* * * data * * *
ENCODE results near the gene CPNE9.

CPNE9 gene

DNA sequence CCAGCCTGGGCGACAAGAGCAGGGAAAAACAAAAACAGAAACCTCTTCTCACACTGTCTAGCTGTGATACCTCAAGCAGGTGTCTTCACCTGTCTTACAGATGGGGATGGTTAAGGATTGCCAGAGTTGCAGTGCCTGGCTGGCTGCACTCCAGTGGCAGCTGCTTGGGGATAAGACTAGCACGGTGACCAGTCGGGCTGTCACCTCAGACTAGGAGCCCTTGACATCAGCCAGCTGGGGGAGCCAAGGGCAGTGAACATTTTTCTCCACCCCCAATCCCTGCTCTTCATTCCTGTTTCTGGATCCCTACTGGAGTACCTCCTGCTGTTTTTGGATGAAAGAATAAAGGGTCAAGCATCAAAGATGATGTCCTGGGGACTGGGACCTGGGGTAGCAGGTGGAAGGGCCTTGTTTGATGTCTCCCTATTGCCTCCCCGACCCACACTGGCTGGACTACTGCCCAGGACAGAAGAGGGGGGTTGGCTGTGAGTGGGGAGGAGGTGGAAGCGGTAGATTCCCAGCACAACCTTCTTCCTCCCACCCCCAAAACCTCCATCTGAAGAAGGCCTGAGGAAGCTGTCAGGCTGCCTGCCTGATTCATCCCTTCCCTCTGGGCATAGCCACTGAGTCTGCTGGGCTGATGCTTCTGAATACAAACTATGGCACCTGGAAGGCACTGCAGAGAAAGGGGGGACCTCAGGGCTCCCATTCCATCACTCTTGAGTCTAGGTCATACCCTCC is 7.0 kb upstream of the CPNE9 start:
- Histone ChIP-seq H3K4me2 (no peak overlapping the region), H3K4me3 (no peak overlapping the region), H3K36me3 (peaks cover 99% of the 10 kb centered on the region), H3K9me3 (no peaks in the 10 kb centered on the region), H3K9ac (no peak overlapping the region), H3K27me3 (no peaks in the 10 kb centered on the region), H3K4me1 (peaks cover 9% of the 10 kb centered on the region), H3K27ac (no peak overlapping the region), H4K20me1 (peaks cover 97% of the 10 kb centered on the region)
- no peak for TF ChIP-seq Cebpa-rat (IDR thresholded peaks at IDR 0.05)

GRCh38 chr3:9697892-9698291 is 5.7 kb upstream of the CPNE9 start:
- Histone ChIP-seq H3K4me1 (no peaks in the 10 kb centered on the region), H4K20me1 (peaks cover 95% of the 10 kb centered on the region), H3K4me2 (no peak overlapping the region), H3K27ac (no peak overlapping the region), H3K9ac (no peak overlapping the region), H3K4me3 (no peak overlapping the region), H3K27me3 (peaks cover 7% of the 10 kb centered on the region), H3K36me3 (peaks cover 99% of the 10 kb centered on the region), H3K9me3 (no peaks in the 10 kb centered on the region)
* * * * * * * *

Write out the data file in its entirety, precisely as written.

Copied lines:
ENCODE results near the gene CPNE9.

CPNE9 gene

DNA sequence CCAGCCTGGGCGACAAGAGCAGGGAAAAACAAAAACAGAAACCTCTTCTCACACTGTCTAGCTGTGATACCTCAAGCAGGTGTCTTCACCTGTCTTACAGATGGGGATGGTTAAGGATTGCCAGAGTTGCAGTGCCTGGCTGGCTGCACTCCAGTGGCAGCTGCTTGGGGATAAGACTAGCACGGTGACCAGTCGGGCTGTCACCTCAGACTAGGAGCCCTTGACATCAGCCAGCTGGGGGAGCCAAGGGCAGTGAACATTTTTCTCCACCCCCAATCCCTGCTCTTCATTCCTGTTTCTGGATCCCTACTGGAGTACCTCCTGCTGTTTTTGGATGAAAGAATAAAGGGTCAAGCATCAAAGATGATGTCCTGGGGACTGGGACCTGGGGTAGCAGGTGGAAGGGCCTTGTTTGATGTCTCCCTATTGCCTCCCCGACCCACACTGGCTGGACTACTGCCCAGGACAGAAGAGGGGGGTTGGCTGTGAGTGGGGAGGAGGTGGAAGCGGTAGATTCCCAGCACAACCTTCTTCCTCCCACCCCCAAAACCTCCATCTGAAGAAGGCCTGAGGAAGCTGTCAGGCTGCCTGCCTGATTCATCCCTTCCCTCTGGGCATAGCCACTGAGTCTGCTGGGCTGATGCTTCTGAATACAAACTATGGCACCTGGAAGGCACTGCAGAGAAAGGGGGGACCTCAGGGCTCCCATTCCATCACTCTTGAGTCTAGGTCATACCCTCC is 7.0 kb upstream of the CPNE9 start:
- Histone ChIP-seq H3K4me2 (no peak overlapping the region), H3K4me3 (no peak overlapping the region), H3K36me3 (peaks cover 99% of the 10 kb centered on the region), H3K9me3 (no peaks in the 10 kb centered on the region), H3K9ac (no peak overlapping the region), H3K27me3 (no peaks in the 10 kb centered on the region), H3K4me1 (peaks cover 9% of the 10 kb centered on the region), H3K27ac (no peak overlapping the region), H4K20me1 (peaks cover 97% of the 10 kb centered on the region)
- no peak for TF ChIP-seq Cebpa-rat (IDR thresholded peaks at IDR 0.05)

GRCh38 chr3:9697892-9698291 is 5.7 kb upstream of the CPNE9 start:
- Histone ChIP-seq H3K4me1 (no peaks in the 10 kb centered on the region), H4K20me1 (peaks cover 95% of the 10 kb centered on the region), H3K4me2 (no peak overlapping the region), H3K27ac (no peak overlapping the region), H3K9ac (no peak overlapping the region), H3K4me3 (no peak overlapping the region), H3K27me3 (peaks cover 7% of the 10 kb centered on the region), H3K36me3 (peaks cover 99% of the 10 kb centered on the region), H3K9me3 (no peaks in the 10 kb centered on the region)